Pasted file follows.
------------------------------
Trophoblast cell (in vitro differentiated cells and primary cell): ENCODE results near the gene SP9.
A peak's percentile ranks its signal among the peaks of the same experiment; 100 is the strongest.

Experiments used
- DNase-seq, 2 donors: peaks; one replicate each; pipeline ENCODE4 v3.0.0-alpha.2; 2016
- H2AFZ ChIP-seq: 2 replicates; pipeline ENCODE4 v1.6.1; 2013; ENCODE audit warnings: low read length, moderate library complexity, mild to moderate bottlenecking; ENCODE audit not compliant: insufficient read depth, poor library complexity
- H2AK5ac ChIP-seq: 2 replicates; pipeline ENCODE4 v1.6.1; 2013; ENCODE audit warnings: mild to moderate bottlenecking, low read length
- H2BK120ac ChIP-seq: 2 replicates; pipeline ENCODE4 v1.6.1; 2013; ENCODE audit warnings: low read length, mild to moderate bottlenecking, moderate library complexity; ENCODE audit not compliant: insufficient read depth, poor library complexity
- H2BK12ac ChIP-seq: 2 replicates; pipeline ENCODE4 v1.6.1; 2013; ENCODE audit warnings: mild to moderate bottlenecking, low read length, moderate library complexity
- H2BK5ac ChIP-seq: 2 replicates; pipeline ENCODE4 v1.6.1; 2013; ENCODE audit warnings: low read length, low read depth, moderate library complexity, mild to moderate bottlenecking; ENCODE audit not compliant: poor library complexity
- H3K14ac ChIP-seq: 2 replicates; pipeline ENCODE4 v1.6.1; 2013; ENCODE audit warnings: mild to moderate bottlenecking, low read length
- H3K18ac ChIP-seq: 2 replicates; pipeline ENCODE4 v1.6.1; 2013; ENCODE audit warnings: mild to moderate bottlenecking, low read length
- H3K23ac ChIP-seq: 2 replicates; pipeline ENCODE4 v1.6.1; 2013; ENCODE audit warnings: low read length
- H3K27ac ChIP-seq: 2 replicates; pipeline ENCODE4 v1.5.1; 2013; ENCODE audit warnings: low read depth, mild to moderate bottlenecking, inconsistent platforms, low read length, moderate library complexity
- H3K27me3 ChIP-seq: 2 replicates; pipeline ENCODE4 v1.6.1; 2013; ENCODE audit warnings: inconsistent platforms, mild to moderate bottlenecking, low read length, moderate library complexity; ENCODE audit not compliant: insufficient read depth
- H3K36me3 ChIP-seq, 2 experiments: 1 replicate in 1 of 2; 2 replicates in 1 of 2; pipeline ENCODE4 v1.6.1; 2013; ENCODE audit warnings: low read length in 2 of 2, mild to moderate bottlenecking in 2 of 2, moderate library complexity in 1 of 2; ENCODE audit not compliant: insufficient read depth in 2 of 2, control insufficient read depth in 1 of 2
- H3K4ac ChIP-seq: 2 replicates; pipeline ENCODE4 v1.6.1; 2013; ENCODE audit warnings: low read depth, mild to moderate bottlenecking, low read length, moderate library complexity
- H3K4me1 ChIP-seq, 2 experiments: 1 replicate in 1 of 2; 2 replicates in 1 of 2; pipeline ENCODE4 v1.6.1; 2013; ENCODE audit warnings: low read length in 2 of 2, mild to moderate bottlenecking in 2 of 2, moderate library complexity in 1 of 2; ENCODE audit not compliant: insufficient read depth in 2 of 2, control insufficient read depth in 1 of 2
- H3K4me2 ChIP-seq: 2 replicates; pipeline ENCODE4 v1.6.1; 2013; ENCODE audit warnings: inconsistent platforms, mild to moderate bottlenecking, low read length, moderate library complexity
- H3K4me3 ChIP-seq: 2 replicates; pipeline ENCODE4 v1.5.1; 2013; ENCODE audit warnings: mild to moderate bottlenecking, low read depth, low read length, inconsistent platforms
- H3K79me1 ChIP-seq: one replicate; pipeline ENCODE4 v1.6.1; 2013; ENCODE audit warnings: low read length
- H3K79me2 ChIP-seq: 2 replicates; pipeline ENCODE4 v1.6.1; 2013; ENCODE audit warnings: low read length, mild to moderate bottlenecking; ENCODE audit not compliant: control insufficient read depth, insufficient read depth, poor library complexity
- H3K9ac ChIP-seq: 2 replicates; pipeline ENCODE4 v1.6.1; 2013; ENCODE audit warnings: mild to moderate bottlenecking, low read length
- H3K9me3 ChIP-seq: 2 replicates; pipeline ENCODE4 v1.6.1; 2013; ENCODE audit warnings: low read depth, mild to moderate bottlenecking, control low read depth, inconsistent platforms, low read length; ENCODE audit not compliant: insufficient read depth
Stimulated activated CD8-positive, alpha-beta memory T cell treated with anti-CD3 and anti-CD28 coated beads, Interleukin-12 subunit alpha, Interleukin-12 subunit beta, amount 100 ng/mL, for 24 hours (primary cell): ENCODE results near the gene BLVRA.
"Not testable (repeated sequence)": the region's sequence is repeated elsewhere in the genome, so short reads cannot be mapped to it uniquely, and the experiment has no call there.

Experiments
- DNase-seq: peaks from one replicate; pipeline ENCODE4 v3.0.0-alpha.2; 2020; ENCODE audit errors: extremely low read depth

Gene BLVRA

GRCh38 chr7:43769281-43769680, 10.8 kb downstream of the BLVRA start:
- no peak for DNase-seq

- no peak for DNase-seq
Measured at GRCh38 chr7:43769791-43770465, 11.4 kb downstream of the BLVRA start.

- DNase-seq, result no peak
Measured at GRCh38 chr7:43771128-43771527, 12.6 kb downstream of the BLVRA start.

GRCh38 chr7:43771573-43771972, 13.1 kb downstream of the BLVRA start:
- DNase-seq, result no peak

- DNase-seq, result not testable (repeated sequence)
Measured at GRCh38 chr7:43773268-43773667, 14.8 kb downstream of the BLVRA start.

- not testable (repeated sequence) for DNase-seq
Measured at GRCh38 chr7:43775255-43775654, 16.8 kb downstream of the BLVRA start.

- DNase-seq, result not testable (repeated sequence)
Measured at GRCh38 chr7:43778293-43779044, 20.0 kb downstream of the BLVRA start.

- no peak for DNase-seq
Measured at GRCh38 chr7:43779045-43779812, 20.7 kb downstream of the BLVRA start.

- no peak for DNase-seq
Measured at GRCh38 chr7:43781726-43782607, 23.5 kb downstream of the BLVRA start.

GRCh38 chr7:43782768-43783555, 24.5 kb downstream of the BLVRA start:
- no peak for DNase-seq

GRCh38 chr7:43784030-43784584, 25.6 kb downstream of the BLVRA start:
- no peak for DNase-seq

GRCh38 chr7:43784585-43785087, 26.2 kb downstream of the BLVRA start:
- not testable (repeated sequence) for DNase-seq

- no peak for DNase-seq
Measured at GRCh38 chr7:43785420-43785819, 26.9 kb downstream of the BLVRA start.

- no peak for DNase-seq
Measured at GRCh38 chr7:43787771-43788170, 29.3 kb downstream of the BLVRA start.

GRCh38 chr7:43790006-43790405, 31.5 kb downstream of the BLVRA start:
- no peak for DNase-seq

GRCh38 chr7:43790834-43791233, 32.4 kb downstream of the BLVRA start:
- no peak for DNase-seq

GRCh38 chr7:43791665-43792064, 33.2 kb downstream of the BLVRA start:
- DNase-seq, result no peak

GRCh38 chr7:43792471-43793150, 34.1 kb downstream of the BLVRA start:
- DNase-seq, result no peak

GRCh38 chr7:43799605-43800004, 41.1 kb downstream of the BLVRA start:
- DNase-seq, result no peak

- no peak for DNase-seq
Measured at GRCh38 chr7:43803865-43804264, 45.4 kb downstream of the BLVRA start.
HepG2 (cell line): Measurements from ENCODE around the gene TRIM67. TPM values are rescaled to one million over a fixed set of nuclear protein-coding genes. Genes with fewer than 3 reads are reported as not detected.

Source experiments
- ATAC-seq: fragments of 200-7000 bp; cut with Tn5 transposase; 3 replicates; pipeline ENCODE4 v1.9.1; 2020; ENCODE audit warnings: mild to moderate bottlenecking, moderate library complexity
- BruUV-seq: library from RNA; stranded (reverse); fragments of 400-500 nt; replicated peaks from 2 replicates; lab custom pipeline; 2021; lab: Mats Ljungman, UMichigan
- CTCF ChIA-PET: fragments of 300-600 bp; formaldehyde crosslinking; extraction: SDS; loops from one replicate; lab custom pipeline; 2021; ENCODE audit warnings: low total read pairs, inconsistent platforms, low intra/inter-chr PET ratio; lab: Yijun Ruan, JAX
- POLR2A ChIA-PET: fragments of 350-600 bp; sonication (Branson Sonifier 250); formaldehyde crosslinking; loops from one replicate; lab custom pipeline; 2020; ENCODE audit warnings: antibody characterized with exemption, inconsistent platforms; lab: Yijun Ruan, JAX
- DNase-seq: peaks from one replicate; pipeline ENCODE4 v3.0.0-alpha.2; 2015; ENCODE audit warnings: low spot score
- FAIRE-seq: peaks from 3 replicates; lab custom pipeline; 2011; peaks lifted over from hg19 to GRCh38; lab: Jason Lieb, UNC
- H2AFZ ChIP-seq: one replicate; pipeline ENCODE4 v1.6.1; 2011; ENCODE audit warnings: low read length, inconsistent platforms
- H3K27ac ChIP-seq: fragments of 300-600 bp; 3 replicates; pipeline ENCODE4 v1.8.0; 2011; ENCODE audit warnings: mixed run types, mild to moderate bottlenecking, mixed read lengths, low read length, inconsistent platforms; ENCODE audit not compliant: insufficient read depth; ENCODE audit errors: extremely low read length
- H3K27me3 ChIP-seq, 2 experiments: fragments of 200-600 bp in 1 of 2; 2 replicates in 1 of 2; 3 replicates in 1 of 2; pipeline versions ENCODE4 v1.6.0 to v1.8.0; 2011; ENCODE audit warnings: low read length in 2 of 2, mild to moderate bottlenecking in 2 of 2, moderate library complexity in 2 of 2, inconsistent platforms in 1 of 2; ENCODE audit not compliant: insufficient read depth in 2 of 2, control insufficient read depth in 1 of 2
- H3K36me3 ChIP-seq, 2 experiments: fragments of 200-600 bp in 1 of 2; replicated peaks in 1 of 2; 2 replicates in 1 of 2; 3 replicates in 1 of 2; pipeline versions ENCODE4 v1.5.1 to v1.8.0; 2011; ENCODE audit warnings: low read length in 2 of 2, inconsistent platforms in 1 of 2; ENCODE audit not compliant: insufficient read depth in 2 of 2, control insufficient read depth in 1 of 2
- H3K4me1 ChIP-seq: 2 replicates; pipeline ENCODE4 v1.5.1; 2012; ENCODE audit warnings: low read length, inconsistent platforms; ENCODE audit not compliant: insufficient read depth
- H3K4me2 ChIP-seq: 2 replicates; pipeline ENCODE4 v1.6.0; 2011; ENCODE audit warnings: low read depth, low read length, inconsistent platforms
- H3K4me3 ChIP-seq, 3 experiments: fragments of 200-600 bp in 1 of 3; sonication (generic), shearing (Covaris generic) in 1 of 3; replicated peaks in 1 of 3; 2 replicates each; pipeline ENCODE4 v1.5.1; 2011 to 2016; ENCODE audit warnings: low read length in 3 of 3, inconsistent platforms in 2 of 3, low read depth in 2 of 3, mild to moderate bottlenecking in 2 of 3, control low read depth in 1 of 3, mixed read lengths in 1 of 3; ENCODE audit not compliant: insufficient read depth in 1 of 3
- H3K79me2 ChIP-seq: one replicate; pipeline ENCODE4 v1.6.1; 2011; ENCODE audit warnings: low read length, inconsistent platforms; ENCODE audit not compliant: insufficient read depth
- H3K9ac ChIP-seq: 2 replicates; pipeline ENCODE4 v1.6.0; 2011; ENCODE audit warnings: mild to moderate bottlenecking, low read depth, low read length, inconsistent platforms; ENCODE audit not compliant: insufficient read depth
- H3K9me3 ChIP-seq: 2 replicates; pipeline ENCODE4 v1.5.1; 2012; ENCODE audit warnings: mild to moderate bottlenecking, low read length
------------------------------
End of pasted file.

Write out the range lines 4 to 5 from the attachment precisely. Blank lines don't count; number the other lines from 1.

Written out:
- DNase-seq, 2 donors: peaks; one replicate each; pipeline ENCODE4 v3.0.0-alpha.2; 2016
- H2AFZ ChIP-seq: 2 replicates; pipeline ENCODE4 v1.6.1; 2013; ENCODE audit warnings: low read length, moderate library complexity, mild to moderate bottlenecking; ENCODE audit not compliant: insufficient read depth, poor library complexity